With European Aviation Safety Agency (EASA) certification now in place for the A350-900, Airbus is shifting gears to prepare for first delivery of the aircraft and a steep production ramp-up.
EASA issued the type certificate for the Airbus A350-900 on Sept. 30 following an almost flawless flight-test campaign that started in June 2013 and involved five test aircraft. “We dealt with a very mature aircraft,” EASA Executive Director Patrick Ky says. “Airbus and EASA have learnt from experience and have established pragmatic working methods which have proved to be the recipe for the successful type certification and the way forward for future certification programs.” The A350 was the first all-new Airbus aircraft certified by EASA.
While the latter phase of development and flights tests took place without the huge delays and disruptions to which the industry has become accustomed, the A350 went through several iterations in the early project phase that included an updated version of the A330 initially and later several material selections or fuselage changes. The latest turn in the A350 strategy affects the A350-800, development of which Airbus says is “frozen,” a euphemism for being scrapped. In its August statistics for orders and deliveries, Airbus still listed 34 firm orders for the type, but program head Didier Evrard says more airlines have agreed to transition either to the recently launched A330neo or the larger A350-900.
The aircraft maker plans to deliver the first A350-900 to Qatar Airways before year-end. That aircraft, MSN006, is now “ready to be transferred to the flight-test team,” Evrard says. The exact delivery date will be determined jointly with the carrier in the coming weeks, he says, during which time Airbus is working on familiarizing Qatar Airways with the aircraft. Evard says that will require “a number of flights,” but it is difficult to predict just how many flights or hours. But he says, “If I were a golf player, I would say we are on the green.”
Meanwhile, the next challenge, ramp up of production, is nearing. Airbus plans by year-end to reach a build rate of three per month from the current two, and by the end of 2015, it aims to produce five A350s per month. Output is to be expanded to 10 aircraft per month by 2018. However, chief salesman John Leahy is concerned that Airbus may not build enough A350s to meet demand. “We are being prudent, but it bothers me,” he says. Airbus might soon decide to raise production rates, he indicated at the Istat conference in Istanbul late last month. “I believe this will be decided sometime next year,” he said.
Airbus had orders for 750 A350s at the time of certification of the first version. The -900 is by far the most popular version, with 547 firm commitments, followed by 169 orders for the A350-1000 and 34 for the -800, which will most likely never be built. Leahy said the further stretch represented by the -800, while technically possible, might not be a good idea.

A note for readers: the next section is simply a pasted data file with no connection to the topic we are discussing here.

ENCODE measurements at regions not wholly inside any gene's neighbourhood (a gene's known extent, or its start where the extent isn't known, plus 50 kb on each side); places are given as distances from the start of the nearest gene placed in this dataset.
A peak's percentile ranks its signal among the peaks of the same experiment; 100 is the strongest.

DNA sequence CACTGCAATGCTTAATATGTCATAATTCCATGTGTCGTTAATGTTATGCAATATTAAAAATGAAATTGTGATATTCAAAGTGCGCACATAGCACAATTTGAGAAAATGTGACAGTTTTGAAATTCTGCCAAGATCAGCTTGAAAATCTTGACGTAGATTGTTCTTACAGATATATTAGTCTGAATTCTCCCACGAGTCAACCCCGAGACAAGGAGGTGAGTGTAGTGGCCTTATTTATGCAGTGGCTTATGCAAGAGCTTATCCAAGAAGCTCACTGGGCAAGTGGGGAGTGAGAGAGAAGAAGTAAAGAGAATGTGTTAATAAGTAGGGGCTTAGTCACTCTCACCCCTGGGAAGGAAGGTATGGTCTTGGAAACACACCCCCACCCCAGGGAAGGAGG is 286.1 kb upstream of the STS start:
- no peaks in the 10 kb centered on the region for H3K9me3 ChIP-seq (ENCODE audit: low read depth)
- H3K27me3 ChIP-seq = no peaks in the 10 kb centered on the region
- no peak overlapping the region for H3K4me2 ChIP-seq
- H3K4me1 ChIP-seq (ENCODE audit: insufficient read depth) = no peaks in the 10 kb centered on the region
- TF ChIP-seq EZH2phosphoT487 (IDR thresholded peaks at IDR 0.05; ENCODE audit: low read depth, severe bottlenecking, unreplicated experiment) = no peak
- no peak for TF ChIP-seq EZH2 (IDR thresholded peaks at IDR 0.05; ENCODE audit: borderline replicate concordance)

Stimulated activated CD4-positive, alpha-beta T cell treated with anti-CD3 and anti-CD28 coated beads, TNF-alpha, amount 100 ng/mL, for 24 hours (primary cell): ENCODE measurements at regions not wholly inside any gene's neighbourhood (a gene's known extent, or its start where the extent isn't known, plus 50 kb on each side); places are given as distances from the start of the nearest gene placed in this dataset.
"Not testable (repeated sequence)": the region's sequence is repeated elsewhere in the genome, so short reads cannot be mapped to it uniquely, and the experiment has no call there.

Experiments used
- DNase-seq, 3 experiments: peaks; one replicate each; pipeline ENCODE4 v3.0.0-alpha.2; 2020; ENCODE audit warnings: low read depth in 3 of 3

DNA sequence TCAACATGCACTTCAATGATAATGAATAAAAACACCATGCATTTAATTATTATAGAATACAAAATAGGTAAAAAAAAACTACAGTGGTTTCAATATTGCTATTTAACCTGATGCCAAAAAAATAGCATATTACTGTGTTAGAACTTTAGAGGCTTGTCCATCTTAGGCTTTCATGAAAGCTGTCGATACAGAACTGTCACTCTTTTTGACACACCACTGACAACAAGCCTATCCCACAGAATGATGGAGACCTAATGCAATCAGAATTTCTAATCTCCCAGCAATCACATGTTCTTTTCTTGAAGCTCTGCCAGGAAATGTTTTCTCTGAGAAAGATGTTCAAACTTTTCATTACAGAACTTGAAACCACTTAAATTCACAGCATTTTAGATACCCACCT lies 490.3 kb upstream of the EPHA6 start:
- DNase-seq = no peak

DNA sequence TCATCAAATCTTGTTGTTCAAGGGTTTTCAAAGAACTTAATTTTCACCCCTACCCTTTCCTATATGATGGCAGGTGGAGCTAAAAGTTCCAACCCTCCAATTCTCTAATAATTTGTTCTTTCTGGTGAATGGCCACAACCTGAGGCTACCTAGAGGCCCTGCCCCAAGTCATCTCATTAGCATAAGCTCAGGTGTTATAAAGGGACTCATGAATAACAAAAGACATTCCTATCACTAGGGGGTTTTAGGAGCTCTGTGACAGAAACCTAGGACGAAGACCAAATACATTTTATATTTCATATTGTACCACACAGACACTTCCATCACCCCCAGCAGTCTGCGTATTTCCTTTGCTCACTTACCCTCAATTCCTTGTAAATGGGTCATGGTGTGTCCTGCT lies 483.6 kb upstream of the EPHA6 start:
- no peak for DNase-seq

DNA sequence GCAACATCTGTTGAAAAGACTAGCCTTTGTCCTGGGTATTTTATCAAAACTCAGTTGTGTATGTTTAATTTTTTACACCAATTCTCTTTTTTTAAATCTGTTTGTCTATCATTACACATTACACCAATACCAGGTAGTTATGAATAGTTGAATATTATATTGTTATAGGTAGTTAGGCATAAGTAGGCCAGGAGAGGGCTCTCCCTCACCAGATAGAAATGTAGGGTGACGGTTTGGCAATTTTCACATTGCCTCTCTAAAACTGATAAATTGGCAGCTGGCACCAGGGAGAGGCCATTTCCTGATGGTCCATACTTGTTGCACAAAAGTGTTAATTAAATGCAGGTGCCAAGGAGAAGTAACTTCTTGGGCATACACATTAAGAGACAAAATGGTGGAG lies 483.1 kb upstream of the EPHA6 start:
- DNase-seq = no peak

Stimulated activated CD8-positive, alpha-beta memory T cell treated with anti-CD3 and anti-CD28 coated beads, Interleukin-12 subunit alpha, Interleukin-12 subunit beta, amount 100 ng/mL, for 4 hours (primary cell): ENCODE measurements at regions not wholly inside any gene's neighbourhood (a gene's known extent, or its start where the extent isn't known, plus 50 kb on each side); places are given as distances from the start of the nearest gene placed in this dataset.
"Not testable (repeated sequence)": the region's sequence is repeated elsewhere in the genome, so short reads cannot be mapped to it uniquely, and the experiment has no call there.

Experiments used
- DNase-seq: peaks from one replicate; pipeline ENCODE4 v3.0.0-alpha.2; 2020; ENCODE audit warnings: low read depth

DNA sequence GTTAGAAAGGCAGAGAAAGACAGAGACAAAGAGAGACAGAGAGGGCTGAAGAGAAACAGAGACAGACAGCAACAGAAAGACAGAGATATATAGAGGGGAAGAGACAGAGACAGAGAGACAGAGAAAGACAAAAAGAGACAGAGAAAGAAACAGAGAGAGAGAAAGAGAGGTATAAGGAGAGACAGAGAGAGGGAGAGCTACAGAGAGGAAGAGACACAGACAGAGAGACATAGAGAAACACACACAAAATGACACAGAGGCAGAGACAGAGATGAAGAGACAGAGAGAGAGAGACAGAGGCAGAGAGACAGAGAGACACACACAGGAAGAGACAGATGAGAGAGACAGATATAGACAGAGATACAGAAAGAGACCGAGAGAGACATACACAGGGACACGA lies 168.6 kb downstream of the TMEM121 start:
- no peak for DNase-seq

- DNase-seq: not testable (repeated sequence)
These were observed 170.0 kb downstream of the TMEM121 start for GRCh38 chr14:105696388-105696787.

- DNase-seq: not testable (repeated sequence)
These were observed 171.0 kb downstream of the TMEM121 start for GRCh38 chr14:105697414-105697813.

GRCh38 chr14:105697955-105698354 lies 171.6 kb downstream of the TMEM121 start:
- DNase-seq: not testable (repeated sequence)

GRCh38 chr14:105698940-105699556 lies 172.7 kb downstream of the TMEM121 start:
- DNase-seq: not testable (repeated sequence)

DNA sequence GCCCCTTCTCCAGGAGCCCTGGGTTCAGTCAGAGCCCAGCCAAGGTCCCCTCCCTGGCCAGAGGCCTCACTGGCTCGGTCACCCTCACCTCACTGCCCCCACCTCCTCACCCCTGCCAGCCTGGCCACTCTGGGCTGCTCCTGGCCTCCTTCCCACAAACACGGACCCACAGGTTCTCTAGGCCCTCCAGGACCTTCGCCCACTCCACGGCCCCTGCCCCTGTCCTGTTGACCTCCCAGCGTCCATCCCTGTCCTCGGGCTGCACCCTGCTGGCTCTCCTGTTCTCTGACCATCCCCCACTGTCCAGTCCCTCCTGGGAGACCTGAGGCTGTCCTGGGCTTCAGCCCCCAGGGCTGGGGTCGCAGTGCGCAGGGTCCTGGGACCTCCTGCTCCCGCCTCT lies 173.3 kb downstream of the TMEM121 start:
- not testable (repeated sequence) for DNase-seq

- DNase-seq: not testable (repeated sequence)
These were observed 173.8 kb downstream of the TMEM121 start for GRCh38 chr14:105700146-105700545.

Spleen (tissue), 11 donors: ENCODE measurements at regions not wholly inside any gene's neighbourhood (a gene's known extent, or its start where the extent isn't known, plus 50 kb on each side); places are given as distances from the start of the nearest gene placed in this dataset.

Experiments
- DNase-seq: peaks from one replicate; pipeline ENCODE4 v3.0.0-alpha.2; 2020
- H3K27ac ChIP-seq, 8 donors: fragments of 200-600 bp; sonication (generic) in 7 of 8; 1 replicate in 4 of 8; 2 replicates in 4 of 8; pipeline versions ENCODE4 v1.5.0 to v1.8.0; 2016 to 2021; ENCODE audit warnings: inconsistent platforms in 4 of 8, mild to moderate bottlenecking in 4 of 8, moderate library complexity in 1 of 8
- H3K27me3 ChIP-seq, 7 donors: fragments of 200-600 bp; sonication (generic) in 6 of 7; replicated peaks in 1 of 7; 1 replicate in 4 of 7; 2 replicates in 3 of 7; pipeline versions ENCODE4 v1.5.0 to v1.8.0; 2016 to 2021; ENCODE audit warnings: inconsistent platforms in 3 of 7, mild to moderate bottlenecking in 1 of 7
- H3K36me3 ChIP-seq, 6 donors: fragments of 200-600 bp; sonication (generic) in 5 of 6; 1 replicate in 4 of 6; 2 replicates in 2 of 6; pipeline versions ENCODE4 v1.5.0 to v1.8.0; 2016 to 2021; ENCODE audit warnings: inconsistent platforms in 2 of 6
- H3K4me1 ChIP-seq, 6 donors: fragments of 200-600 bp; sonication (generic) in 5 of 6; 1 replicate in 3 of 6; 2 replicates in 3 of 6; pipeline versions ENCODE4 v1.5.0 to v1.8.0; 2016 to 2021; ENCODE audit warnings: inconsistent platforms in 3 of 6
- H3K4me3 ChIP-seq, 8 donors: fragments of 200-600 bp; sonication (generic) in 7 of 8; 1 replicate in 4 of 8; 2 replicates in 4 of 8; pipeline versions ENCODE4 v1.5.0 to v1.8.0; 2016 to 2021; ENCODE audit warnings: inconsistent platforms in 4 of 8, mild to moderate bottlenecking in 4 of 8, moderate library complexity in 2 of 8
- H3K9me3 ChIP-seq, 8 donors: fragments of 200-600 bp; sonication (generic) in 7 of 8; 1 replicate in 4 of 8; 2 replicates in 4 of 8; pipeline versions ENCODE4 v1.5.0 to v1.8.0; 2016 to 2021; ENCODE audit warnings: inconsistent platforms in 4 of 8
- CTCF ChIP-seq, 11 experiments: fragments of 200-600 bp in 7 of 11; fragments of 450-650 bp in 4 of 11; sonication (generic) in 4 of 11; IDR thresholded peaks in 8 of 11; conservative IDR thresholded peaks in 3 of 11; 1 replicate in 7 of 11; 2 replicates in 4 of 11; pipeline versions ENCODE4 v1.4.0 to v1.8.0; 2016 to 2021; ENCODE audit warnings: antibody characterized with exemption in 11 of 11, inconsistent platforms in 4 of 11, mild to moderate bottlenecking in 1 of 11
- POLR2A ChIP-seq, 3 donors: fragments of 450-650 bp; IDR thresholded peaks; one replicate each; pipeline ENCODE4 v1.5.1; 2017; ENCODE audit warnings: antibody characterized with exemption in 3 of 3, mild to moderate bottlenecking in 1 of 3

For the A350-900, Airbus expects to receive FAA approvals “very shortly,” according to chief engineer Gordon McConnell. “It is in process just now, but not completed yet,” he says. The initial extended twin operations (ETOPS) clearance also has not yet been published by EASA, and McConnell believes it may take several more weeks. He says initial ETOPS will be “perfectly adequate” for the needs of the operators. The EASA certification document indicates there will be a 180-min. ETOPS approval and a separate one beyond that limit.
Airbus will return to lithium-ion-batteries—all A350s will be delivered with those batteries from 2016. As a consequence of the lithium-ion battery fires experienced on the Boeing 787, Airbus decided to use more conventional nickel-cadmium batteries temporarily to avoid schedule risk in case certification requirements changed. As it turns out, Airbus did not need to alter its original design. “We were fully aware of the risks inherent in the [battery] design,” Evrard said. “We have put measures in place to mitigate that to zero.”
The A350-900 has been certified by EASA for a maximum of 440 passengers, depending on the exit configuration. That will require at least eight cabin crew.
The maximum takeoff weight for the basic variant is 268 tons, although EASA has certified the aircraft for up to 275 tons, giving Airbus room for higher-weight versions later, even as part of the initial certification. While the A350 is available only in the basic 268-ton variant at this point, the A350-900 is about three tons heavier than initially planned. The aircraft is certified with a maximum operating altitude of 43,100 ft.
EASA has also determined that the A350-900 “is a variant of the A330/340 series aircraft” and, more precisely, is considered to be “a variant of the A330-200.” Pilots will be able to fly both the A330 and the A350 with the same type rating.